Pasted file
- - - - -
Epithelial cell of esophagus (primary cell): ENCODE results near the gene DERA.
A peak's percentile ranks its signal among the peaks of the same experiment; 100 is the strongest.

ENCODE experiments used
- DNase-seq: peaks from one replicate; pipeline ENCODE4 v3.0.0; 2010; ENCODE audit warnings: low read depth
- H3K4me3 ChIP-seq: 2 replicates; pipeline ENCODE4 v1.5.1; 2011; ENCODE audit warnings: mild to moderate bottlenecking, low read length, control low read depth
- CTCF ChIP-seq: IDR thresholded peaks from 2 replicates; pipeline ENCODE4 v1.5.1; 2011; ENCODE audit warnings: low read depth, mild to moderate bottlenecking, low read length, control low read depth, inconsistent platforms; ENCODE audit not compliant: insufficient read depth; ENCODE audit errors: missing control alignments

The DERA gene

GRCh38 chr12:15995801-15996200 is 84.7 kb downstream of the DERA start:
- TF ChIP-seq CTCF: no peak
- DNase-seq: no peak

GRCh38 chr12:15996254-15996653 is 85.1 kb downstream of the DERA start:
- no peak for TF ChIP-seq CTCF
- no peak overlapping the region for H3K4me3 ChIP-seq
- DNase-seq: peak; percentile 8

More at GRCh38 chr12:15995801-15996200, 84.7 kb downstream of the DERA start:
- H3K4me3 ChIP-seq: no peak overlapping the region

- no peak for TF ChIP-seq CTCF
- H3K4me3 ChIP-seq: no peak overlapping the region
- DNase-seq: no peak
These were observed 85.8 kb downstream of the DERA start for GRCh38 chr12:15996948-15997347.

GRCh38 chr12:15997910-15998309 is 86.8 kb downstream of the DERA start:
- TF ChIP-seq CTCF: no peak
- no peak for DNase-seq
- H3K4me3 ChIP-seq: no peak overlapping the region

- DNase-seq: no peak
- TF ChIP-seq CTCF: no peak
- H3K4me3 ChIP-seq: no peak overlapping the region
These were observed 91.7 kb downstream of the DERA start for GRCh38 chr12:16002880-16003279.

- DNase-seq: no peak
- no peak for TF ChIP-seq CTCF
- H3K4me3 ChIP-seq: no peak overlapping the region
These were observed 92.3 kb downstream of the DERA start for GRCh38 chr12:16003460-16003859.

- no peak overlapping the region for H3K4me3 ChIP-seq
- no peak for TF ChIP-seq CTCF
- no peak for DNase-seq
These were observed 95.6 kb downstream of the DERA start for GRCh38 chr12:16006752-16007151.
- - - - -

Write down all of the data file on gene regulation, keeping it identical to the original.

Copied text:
Epithelial cell of esophagus (primary cell): ENCODE results near the gene DERA.
A peak's percentile ranks its signal among the peaks of the same experiment; 100 is the strongest.

ENCODE experiments used
- DNase-seq: peaks from one replicate; pipeline ENCODE4 v3.0.0; 2010; ENCODE audit warnings: low read depth
- H3K4me3 ChIP-seq: 2 replicates; pipeline ENCODE4 v1.5.1; 2011; ENCODE audit warnings: mild to moderate bottlenecking, low read length, control low read depth
- CTCF ChIP-seq: IDR thresholded peaks from 2 replicates; pipeline ENCODE4 v1.5.1; 2011; ENCODE audit warnings: low read depth, mild to moderate bottlenecking, low read length, control low read depth, inconsistent platforms; ENCODE audit not compliant: insufficient read depth; ENCODE audit errors: missing control alignments

The DERA gene

GRCh38 chr12:15995801-15996200 is 84.7 kb downstream of the DERA start:
- TF ChIP-seq CTCF: no peak
- DNase-seq: no peak

GRCh38 chr12:15996254-15996653 is 85.1 kb downstream of the DERA start:
- no peak for TF ChIP-seq CTCF
- no peak overlapping the region for H3K4me3 ChIP-seq
- DNase-seq: peak; percentile 8

More at GRCh38 chr12:15995801-15996200, 84.7 kb downstream of the DERA start:
- H3K4me3 ChIP-seq: no peak overlapping the region

- no peak for TF ChIP-seq CTCF
- H3K4me3 ChIP-seq: no peak overlapping the region
- DNase-seq: no peak
These were observed 85.8 kb downstream of the DERA start for GRCh38 chr12:15996948-15997347.

GRCh38 chr12:15997910-15998309 is 86.8 kb downstream of the DERA start:
- TF ChIP-seq CTCF: no peak
- no peak for DNase-seq
- H3K4me3 ChIP-seq: no peak overlapping the region

- DNase-seq: no peak
- TF ChIP-seq CTCF: no peak
- H3K4me3 ChIP-seq: no peak overlapping the region
These were observed 91.7 kb downstream of the DERA start for GRCh38 chr12:16002880-16003279.

- DNase-seq: no peak
- no peak for TF ChIP-seq CTCF
- H3K4me3 ChIP-seq: no peak overlapping the region
These were observed 92.3 kb downstream of the DERA start for GRCh38 chr12:16003460-16003859.

- no peak overlapping the region for H3K4me3 ChIP-seq
- no peak for TF ChIP-seq CTCF
- no peak for DNase-seq
These were observed 95.6 kb downstream of the DERA start for GRCh38 chr12:16006752-16007151.